Capital Allowances appeals on agricultural buildings reap rewards for taxpayers

Robert Winters

Robert Winters

Construction & Property Incentives Director

This article was first published in Farm North East

Recent years have seen a number of claims for capital allowances by taxpayers rejected by HMRC. Several of these claims have resulted in appeals to the First Tier Tribunal (FTT) with both the taxpayer and HMRC enjoying equal levels of success.

Two cases of particular note were May v Commissioners of the Inland Revenue (CIR) and JRO Griffiths v The Commissioners for HMRC. Before discussing these cases, it is worth considering how agricultural buildings have evolved in response to demands from supermarket chains and food processors.

The farming and food production sectors build and operate buildings that have developed over time from simple storage facilities to complex and technology-advanced bespoke buildings. These types of assets have gone beyond merely protecting a crop or food processing ingredient from the external environment. The structural components, internal finishes, computerised ventilation and temperature control systems, along with the mechanical and electrical installations, should not be viewed as individual elements of a large building, but as parts of a larger machinery asset used by the taxpayer in the course of their trade.

The May v CIR (2019) case involved the taxpayer incurring expenditure on a grain store with bespoke grain handling machinery, along with building design features that are particular to the storage of grain products. The building was constructed with the sole purpose of handling and storing grain on a temporary basis. After examination of the facts from both the taxpayer and HMRC, the tribunal decision was that the grain store was a silo and therefore fell within the definition of “plant” for the purposes of claiming capital allowances and qualified for relief.  

The JRO Griffiths v Commissioners for HMRC (2021) case centred around a claim for capital allowances that was denied by HMRC, in relation to the expenditure incurred on the construction of a potato store. While the potato store looked like a standard agricultural warehouse, it was in fact a specialised facility for the storing and preservation of potatoes to be used in the production of crisps. As well as having a structural design that aided in the drying and storage of the potato crop, it also facilitated the introduction of gases used to preserve the potatoes prior to delivery to the crisp manufacturer. In order to keep the potatoes in prime condition their moisture content and temperature was controlled and kept at a constant over a period of months prior to sale. The quality of the potatoes determined their value and ultimately the cost the crisp manufacturer would pay for them.

As with the May v CIR case, the tribunal agreed with the taxpayer and concluded that the potato store building and the equipment used in the process was a silo; the result being that all the expenditure incurred on the construction of the potato store qualified for capital allowances as “plant and machinery”.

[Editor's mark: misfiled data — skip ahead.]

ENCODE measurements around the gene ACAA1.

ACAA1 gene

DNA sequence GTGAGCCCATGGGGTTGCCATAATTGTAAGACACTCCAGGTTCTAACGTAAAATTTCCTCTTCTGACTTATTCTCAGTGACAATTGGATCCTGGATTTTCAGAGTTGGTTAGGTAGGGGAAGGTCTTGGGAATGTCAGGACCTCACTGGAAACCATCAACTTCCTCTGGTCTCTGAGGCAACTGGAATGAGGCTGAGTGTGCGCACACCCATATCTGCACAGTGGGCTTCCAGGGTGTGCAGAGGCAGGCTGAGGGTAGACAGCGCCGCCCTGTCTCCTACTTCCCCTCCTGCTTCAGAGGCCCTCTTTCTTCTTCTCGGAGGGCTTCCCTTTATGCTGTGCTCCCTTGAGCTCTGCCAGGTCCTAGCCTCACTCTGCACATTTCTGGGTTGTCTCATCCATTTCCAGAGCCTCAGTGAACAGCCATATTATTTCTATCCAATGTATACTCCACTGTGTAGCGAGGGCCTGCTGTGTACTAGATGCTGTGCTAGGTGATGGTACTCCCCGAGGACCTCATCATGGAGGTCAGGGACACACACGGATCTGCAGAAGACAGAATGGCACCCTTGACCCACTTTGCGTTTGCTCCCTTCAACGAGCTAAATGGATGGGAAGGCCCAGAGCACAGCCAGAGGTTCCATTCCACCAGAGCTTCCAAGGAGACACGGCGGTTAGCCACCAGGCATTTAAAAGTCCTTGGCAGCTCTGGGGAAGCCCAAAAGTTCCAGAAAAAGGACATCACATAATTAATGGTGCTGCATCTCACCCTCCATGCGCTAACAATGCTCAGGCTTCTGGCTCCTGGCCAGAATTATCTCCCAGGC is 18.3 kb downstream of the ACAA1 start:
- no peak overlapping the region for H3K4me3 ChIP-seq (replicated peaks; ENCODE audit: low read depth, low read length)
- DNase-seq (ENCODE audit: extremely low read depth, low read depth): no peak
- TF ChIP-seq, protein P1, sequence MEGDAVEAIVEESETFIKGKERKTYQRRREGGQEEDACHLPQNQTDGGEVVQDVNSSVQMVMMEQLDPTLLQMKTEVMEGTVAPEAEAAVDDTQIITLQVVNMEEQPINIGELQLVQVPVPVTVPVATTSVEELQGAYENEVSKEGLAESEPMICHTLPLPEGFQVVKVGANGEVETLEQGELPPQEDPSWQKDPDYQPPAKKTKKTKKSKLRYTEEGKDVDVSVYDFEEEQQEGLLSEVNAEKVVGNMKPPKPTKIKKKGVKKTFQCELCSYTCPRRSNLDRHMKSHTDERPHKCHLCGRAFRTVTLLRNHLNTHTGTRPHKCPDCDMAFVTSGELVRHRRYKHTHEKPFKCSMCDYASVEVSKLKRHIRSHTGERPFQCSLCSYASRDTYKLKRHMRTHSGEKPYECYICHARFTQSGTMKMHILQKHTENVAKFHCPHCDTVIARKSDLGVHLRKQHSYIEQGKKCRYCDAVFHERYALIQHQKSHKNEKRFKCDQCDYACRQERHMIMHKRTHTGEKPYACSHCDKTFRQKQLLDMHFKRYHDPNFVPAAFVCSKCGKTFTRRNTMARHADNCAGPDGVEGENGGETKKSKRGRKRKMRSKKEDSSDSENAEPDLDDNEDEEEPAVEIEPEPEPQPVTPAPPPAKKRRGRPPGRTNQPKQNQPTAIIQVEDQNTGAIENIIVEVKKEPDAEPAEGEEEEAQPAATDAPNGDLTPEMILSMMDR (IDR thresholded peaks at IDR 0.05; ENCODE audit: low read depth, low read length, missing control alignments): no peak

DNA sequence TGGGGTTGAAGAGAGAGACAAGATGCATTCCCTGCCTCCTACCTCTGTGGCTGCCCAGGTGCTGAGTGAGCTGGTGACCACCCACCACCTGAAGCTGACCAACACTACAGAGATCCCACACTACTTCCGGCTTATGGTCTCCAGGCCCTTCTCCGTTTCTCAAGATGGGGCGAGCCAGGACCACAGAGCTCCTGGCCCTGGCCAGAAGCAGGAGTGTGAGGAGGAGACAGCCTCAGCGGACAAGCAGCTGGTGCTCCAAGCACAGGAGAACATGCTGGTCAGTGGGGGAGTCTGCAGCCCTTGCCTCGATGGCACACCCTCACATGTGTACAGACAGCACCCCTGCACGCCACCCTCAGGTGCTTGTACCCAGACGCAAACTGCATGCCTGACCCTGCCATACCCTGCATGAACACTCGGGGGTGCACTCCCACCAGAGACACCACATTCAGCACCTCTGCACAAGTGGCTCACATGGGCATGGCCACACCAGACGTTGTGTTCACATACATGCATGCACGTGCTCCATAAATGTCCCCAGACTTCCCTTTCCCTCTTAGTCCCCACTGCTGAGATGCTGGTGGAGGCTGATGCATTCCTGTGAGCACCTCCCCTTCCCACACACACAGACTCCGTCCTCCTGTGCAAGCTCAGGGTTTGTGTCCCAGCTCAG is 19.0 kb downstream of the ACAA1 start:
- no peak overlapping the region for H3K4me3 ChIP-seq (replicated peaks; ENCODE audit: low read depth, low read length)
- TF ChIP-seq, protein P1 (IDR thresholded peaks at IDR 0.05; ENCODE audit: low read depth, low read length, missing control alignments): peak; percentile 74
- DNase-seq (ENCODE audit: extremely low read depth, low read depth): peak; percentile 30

In both the May and JRO Griffiths cases, HMRC presented the argument to the tribunal hearings that neither the grain, nor the potato store buildings fell within the definition of a silo. However the tribunals accepted the Oxford English dictionary definition of a silo in both cases and rejected the restrictive definition presented by HMRC.

A particularly interesting outcome of the JRO Griffiths case relates to the issue of whether the potato store also qualified as a cold store. While HMRC accepted that a constant temperature in the potato store was a requirement in terms of quality of the potatoes stored, the taxpayer’s counsel successfully argued that a cold store did not necessarily require mechanical refrigeration equipment to be installed. The induced cooling within the potato store was achieved through a computerised supply fan system that circulated air throughout the building.  The tribunal agreed that the temperature ranges were cold enough for the building to be regarded as a cold store and that mechanical refrigeration should not be a requirement for it to be considered as such. The Tribunal’s decision was therefore that the potato store operated as a cold store.

While HMRC did not appeal the May v CIR decision, it is very likely that this assisted in the JRO Griffiths case by failing to restrict the definition of a silo to the storage of grain.

These two cases set an interesting precedent for capital allowances claims on farming and food production buildings, and what type of expenditure may in fact qualify for the tax relief. If you would like to discuss any capital allowances claims you think you may qualify for, don’t hesitate to get in touch with me, another member of our specialist Construction & Property Incentives team, or your usual Johnston Carmichael contact.

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